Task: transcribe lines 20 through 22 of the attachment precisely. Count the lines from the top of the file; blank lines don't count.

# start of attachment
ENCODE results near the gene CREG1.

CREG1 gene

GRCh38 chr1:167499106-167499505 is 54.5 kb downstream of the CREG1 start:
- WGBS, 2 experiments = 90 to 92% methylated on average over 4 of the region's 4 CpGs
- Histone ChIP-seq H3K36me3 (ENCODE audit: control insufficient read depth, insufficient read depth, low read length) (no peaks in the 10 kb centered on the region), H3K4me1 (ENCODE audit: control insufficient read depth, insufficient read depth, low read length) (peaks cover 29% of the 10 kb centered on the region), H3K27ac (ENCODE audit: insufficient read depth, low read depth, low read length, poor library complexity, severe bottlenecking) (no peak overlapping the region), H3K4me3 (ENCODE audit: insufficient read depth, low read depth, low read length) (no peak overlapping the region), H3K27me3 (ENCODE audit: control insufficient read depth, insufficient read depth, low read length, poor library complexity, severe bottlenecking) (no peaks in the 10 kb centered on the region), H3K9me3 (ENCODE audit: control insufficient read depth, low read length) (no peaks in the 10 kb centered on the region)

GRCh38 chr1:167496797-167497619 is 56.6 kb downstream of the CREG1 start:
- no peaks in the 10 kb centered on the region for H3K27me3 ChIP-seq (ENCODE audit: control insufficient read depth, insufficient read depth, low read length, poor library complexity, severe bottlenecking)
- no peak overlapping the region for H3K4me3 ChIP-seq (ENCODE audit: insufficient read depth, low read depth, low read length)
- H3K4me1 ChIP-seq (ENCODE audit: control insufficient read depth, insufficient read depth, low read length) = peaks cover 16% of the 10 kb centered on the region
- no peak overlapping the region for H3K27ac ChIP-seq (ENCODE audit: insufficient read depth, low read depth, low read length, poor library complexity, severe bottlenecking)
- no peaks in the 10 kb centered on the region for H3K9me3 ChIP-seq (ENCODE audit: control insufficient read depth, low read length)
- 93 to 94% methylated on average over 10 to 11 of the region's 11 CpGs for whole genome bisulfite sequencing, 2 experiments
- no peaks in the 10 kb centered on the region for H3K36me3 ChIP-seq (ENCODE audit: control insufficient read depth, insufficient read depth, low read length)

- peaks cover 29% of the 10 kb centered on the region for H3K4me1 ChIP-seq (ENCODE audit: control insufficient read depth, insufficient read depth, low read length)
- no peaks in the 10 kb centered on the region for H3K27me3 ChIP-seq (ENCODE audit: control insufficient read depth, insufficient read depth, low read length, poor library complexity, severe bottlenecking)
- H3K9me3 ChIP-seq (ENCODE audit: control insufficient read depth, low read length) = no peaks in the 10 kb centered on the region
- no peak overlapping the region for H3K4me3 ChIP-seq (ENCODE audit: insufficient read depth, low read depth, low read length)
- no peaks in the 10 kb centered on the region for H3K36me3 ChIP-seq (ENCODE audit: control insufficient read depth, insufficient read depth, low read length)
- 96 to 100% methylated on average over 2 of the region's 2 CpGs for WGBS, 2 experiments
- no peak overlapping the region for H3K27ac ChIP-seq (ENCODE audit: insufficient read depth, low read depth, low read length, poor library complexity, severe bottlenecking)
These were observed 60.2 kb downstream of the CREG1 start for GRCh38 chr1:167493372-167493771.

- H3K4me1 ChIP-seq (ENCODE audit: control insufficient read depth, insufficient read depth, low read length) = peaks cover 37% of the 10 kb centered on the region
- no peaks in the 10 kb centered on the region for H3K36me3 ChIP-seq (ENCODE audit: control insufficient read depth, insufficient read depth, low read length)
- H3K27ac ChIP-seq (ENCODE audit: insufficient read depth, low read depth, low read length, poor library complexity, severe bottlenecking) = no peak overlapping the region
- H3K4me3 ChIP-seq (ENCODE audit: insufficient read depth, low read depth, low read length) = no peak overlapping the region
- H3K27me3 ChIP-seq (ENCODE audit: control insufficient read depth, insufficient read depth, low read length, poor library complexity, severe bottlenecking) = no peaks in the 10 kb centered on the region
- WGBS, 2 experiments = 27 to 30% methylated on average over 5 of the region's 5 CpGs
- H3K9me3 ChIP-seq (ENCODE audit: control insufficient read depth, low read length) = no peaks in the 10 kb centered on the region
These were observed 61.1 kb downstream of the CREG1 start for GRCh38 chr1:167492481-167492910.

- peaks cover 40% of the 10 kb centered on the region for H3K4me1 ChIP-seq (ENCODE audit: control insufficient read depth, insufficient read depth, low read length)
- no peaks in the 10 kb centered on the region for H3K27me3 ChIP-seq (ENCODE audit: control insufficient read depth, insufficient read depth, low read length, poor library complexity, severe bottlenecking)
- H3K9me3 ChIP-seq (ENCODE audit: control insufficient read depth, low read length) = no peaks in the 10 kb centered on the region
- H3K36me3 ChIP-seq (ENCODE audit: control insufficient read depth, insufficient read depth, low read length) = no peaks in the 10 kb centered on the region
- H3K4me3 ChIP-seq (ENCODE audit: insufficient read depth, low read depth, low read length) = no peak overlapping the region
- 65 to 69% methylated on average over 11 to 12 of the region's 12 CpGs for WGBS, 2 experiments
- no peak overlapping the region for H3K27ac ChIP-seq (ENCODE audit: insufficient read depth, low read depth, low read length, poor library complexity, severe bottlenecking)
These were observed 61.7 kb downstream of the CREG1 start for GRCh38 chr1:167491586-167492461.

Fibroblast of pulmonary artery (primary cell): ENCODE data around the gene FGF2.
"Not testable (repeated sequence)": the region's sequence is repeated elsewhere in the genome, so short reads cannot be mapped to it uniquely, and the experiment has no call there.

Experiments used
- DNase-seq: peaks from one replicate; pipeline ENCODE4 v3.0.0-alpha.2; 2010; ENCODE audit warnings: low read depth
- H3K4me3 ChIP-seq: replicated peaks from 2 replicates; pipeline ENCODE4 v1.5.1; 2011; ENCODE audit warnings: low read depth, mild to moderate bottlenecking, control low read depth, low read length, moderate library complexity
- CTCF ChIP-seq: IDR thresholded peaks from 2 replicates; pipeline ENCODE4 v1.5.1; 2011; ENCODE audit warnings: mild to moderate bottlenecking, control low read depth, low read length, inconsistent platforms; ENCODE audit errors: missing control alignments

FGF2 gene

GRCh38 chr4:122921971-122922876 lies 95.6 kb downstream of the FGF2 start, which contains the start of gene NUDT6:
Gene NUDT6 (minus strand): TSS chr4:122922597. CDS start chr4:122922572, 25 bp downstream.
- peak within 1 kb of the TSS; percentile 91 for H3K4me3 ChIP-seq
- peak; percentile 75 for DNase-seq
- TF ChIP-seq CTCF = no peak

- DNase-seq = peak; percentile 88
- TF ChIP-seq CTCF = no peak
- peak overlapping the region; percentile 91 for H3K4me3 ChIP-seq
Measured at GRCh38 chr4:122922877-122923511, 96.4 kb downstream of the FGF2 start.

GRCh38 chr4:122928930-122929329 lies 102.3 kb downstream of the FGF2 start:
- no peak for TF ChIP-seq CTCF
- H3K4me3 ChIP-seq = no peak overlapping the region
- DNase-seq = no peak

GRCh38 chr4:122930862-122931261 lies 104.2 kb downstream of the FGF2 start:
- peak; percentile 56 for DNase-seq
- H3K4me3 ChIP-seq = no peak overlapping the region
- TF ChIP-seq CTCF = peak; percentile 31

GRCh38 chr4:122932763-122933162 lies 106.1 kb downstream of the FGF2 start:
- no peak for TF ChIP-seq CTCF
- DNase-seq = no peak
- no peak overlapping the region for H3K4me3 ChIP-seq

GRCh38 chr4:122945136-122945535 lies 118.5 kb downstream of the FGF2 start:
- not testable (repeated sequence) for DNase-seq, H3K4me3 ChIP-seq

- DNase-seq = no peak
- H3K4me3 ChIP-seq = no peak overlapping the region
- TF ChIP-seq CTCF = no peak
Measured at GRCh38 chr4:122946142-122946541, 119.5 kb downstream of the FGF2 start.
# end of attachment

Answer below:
- no peak overlapping the region for H3K27ac ChIP-seq (ENCODE audit: insufficient read depth, low read depth, low read length, poor library complexity, severe bottlenecking)
These were observed 60.2 kb downstream of the CREG1 start for GRCh38 chr1:167493372-167493771.

- H3K4me1 ChIP-seq (ENCODE audit: control insufficient read depth, insufficient read depth, low read length) = peaks cover 37% of the 10 kb centered on the region